Ambition means different things to different people. For some, it is an essential quality. To others, it can have a negative connotation.

As an employer, how do you view ambition when it comes to employees?

In my experience, the best employees all have ambition.

Now, that doesn’t mean that they need to be ambitious in the sense that they want to climb the ladder as high and quickly as possible.

It might be an ambition to continuously learn and improve.

It could be an ambition to build a nest egg for their family.

To me, those employees without a driving ambition of some sort end up being clock watchers simply looking for a paycheck — any paycheck.

They rarely work out.

On the flip side, it is possible to be too ambitious — or at least demonstrate ambition in the wrong way.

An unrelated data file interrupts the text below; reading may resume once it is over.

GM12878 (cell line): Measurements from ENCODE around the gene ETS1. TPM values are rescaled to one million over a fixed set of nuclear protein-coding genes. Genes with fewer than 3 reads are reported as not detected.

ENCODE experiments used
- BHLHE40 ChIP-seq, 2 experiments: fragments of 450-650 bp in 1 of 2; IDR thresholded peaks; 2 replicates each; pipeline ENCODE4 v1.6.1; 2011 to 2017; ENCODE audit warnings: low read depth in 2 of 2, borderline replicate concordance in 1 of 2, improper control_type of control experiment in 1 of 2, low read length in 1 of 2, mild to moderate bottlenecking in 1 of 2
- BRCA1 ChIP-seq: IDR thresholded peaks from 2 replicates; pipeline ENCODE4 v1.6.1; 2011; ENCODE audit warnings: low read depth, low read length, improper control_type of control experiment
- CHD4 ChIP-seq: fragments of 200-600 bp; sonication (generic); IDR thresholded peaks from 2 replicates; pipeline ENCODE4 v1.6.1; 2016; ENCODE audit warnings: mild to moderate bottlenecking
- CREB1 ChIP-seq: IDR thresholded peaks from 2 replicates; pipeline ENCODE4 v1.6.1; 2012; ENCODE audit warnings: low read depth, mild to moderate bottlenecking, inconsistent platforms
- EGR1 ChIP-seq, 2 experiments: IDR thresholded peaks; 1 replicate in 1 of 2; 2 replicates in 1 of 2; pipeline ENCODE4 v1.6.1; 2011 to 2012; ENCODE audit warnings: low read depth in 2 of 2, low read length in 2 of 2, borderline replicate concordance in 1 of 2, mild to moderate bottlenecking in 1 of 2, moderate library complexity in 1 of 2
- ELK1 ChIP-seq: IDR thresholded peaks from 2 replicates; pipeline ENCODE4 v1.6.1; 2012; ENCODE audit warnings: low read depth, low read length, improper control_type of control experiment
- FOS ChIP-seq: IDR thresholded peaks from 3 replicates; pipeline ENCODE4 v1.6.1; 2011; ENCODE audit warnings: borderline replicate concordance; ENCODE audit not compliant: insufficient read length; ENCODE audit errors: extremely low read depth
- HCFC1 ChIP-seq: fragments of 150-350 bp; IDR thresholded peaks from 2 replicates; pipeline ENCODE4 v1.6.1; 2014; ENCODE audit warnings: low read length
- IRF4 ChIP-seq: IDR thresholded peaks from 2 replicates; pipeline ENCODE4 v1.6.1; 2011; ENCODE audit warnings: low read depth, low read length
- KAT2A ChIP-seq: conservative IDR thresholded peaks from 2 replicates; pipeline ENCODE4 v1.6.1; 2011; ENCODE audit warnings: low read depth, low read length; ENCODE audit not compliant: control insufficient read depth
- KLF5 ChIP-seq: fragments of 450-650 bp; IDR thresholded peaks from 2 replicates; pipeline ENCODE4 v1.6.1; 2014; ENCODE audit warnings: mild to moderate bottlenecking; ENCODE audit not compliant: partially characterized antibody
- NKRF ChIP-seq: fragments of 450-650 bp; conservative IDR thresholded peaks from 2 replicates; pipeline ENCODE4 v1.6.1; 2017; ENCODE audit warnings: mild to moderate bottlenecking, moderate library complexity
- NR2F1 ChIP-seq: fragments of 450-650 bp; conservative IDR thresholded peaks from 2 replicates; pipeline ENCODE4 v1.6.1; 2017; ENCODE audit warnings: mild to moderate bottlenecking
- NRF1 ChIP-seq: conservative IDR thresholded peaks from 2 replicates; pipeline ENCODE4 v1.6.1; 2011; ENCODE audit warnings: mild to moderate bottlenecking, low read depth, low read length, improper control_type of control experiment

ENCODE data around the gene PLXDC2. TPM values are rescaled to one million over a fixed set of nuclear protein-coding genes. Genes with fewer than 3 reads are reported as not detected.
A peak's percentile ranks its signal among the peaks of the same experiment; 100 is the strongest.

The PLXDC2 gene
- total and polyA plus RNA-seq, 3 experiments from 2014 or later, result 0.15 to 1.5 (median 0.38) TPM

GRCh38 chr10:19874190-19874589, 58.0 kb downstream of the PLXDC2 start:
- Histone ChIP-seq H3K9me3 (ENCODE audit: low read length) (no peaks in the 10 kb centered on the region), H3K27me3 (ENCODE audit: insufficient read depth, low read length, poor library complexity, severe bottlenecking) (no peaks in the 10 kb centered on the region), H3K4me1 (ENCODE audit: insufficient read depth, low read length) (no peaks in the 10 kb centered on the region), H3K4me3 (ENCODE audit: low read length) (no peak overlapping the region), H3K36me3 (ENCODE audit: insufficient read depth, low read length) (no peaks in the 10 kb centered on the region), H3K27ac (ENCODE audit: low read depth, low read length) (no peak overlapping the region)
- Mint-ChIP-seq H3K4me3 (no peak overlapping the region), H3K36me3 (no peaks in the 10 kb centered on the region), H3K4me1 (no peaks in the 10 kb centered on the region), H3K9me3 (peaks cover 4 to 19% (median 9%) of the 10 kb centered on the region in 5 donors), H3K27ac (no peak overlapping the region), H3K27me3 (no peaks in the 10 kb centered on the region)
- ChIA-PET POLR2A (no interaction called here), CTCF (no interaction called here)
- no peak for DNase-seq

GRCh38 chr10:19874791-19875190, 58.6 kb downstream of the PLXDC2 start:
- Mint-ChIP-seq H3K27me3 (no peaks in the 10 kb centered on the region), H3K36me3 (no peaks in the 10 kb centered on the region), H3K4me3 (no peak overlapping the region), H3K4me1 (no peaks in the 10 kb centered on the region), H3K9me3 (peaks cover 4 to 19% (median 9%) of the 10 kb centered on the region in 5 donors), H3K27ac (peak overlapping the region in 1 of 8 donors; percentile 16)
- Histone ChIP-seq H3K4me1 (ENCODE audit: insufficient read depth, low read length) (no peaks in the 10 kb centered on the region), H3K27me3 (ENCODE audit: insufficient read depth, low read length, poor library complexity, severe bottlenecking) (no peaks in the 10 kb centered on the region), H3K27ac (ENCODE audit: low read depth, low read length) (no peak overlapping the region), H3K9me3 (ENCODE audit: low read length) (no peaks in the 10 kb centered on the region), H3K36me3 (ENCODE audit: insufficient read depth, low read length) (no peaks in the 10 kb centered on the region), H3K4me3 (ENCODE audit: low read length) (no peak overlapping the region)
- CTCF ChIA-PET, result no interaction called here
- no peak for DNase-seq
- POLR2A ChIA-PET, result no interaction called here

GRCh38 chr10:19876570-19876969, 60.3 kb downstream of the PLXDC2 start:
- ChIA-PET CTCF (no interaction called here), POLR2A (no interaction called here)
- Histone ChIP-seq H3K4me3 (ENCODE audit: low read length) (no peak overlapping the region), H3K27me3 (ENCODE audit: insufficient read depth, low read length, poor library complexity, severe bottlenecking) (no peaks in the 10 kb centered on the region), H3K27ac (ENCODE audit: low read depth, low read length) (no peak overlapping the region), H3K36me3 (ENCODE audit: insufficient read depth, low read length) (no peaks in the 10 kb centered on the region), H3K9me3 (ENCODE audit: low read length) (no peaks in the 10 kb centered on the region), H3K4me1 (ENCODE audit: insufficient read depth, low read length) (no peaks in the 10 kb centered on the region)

Most of us have worked with people who have such ambition that they develop sharp elbows instead of broad shoulders.

Good professional ambition involves lifting up the entire team and improving overall performance, rather than clearing out the “competition” to get ahead.

Most effective leaders have strong ambition and want to continue to grow their responsibility.

Ineffective leaders tend to let their ambition drive a need for more power and authority.

As you evaluate prospective hires and current employees for advancement, it is important to assess their ambition.

You need to understand what drives each individual and where they want to go professionally.

The more you know, the better you can leverage that individual ambition for the success of the entire organization.